by Dan Moore
Amy Winehouse, whose minor 2006 hit "Rehab" was not at all ominous or even cheaply faux-ironic on your Twitter feed the other day, celebrated her 28th birthday September 14 by playing a small show in her native London. Winehouse, whose personal life hasn't really given entertainment reporters much to go on, released a modestly successful follow-up album and has lately performed on the club circuit to a legion of devoted fans, who are not sure what Ms. Winehouse does with her free time. Cats, maybe?
Said one tabloid reader, "I have no idea who that is."
What's strange about Amy Winehouse's death -- what makes me, at least, feel extremely uncomfortable about the knowing way it's been covered, the "Could she have been helped? Was fame too much? What would she have been without the drugs?" variety of celebrity self-help-at-a-distance article -- is that her looming presence in the public consciousness was inflated and eventually maintained mostly by the prospect of her eventual breakdown. Where does sadness stop and complicity begin when public demand and the press's desire to fill that demand turns a talented, extremely troubled singer into an extremely troubled public figure?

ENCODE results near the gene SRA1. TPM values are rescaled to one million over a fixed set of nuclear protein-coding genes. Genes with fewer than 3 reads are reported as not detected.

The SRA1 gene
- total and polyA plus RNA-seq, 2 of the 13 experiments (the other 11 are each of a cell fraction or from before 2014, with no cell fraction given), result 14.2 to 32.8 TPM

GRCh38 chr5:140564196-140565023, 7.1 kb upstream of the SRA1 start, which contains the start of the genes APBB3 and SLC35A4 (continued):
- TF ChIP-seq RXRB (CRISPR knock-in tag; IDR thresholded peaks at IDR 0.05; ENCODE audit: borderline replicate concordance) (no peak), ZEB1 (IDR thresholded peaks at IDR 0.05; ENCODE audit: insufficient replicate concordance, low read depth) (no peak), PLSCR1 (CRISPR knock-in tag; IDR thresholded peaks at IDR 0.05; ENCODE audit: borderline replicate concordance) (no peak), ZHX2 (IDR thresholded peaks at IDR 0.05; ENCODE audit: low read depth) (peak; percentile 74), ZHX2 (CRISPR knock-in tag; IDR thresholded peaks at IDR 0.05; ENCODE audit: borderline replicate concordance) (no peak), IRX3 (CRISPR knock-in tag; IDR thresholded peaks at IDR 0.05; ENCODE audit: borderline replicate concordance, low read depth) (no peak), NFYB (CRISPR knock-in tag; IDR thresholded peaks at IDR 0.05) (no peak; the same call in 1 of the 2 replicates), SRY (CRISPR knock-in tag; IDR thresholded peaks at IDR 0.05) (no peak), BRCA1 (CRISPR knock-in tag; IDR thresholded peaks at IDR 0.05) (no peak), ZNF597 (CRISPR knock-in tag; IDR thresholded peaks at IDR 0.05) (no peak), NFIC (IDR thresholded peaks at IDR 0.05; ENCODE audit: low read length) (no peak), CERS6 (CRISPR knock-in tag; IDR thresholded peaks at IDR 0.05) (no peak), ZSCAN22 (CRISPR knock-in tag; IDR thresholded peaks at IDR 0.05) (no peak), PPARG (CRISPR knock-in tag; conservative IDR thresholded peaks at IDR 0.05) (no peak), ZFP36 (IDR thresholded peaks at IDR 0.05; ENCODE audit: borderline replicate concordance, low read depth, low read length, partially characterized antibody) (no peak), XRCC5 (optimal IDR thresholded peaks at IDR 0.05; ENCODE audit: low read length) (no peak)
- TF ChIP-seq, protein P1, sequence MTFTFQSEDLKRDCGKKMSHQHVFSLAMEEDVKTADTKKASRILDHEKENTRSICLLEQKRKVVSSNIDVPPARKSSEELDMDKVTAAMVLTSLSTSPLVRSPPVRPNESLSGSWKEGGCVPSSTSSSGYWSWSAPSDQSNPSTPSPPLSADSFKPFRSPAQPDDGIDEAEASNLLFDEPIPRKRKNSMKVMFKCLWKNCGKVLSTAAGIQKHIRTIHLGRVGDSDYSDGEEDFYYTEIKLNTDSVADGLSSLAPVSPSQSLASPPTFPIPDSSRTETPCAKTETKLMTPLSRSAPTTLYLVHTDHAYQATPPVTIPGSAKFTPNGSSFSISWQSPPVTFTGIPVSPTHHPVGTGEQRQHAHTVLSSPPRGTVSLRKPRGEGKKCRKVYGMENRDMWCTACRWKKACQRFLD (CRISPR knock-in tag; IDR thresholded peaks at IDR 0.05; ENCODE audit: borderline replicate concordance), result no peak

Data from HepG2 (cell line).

Amy Winehouse the boring 28-year-old club singer who lives in an apartment with cats could have produced the same music, died in a cat-related accident, and gotten perhaps a day of back-page coverage. The press-public-marketing feedback loop didn't make the real Amy Winehouse a drug addict and it probably didn't accelerate her death, but it's managed to obscure the fact that hundreds of thousands of people who never heard "Rehab" all the way through, let alone Frank, were interested in Winehouse, at the end, only because she had become a story -- a face that stumbled around in pictures and forgot the words to songs, whatever those words happened to be.
That's a disservice. Winehouse's personal demons as they intersected with her music were interesting and relevant, given her insistence on playing that self-destructive character in songs and interviews. Winehouse's personal demons by themselves, as they were over the weekend, make me wonder what we really want out of our artists, besides column inches.